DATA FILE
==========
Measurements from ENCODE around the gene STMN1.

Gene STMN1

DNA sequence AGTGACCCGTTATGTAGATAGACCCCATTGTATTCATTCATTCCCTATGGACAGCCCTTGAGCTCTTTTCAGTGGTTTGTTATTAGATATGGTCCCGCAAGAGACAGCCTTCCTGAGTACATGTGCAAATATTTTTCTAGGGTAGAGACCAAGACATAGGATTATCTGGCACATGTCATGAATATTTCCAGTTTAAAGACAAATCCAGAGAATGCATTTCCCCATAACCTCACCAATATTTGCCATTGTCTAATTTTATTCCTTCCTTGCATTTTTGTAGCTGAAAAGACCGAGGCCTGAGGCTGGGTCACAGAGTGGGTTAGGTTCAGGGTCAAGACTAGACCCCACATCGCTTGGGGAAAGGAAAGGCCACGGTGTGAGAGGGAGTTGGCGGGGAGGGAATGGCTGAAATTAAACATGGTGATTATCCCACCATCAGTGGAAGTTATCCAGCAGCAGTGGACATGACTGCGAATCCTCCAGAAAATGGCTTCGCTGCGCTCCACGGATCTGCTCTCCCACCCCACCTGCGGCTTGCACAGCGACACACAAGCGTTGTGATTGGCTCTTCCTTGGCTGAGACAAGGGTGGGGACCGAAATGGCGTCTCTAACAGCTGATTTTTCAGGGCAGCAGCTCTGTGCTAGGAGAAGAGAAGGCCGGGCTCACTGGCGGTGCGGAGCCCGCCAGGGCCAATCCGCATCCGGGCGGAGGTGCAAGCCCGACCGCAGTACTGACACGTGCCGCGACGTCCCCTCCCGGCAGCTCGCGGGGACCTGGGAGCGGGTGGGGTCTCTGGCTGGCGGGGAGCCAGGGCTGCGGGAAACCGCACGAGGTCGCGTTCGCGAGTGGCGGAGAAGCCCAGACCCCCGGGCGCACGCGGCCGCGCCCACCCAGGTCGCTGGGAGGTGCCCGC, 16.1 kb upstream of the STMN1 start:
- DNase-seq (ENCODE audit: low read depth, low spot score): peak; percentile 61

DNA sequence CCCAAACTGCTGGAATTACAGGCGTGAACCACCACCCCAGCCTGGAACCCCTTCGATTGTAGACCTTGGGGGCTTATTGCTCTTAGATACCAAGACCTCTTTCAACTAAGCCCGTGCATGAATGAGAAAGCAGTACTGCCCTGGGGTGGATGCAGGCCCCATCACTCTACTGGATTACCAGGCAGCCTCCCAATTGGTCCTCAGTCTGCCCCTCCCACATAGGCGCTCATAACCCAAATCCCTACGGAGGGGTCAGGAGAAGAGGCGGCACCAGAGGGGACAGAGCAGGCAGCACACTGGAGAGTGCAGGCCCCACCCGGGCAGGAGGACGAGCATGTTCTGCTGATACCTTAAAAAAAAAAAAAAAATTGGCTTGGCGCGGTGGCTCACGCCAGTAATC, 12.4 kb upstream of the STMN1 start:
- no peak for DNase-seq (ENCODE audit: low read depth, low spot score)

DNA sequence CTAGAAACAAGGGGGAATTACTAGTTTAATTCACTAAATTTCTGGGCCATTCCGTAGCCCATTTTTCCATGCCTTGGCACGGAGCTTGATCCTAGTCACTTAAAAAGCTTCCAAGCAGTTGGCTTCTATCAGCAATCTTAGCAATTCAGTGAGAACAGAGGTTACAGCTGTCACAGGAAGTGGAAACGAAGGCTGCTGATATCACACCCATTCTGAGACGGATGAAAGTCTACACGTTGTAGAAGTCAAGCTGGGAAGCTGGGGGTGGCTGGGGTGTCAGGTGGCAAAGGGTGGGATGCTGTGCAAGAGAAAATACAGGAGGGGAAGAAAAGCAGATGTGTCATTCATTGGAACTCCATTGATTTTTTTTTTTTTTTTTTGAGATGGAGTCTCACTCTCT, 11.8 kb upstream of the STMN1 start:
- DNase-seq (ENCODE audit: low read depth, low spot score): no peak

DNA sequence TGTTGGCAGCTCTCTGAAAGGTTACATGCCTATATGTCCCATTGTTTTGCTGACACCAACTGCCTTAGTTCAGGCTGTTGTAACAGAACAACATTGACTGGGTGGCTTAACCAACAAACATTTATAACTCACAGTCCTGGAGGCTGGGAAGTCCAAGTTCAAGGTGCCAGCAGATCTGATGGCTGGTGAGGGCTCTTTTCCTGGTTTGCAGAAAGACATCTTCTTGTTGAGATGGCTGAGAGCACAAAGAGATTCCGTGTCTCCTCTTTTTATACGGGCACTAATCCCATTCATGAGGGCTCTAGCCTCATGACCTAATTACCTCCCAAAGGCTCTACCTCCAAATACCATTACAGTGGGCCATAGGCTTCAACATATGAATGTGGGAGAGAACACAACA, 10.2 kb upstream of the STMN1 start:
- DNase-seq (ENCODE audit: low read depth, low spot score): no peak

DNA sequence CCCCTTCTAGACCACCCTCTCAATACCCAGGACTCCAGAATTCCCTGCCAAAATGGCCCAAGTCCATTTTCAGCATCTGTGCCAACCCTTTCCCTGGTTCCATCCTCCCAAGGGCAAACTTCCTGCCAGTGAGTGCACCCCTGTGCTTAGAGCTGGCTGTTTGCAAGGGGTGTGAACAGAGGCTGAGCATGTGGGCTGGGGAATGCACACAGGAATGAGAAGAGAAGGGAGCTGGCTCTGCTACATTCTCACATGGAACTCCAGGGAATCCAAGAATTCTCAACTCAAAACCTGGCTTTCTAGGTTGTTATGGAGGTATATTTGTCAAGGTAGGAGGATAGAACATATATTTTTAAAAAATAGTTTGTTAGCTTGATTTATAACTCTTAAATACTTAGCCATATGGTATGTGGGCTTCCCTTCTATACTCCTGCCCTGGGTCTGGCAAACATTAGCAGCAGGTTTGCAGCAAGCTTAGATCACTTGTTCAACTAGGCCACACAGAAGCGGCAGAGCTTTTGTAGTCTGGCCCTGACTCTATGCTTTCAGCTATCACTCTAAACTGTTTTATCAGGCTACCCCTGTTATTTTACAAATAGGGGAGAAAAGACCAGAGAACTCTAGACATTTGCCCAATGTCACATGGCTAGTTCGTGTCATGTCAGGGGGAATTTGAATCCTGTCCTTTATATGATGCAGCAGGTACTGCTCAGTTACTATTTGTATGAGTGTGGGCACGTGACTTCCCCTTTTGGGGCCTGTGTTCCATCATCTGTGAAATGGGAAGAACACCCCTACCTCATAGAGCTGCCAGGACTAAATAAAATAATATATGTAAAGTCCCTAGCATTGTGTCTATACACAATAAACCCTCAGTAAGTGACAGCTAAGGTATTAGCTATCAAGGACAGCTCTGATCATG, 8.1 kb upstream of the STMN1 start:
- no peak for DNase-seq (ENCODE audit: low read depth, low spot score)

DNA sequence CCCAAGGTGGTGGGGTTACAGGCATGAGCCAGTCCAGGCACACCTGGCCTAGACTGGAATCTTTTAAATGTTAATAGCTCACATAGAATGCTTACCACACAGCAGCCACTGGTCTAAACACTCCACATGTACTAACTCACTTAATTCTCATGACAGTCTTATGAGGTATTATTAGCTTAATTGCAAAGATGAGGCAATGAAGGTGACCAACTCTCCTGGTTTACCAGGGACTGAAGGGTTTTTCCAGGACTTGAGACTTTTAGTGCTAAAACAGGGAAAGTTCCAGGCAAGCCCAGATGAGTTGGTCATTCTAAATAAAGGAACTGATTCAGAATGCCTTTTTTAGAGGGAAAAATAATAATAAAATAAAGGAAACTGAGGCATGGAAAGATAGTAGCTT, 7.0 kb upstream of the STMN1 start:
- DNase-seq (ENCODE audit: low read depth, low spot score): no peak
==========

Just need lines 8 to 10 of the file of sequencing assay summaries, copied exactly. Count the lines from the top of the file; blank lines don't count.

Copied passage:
- DNase-seq (ENCODE audit: low read depth, low spot score): no peak

DNA sequence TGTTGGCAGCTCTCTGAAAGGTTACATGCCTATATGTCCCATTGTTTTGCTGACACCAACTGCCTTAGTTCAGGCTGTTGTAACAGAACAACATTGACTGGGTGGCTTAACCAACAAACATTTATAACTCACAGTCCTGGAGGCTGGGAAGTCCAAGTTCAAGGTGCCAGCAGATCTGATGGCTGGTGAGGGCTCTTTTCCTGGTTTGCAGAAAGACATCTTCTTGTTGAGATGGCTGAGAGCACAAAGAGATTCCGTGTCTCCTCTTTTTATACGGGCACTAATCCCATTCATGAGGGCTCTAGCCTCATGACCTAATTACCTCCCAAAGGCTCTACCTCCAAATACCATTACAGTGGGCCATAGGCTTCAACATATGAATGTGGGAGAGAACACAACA, 10.2 kb upstream of the STMN1 start:
- DNase-seq (ENCODE audit: low read depth, low spot score): no peak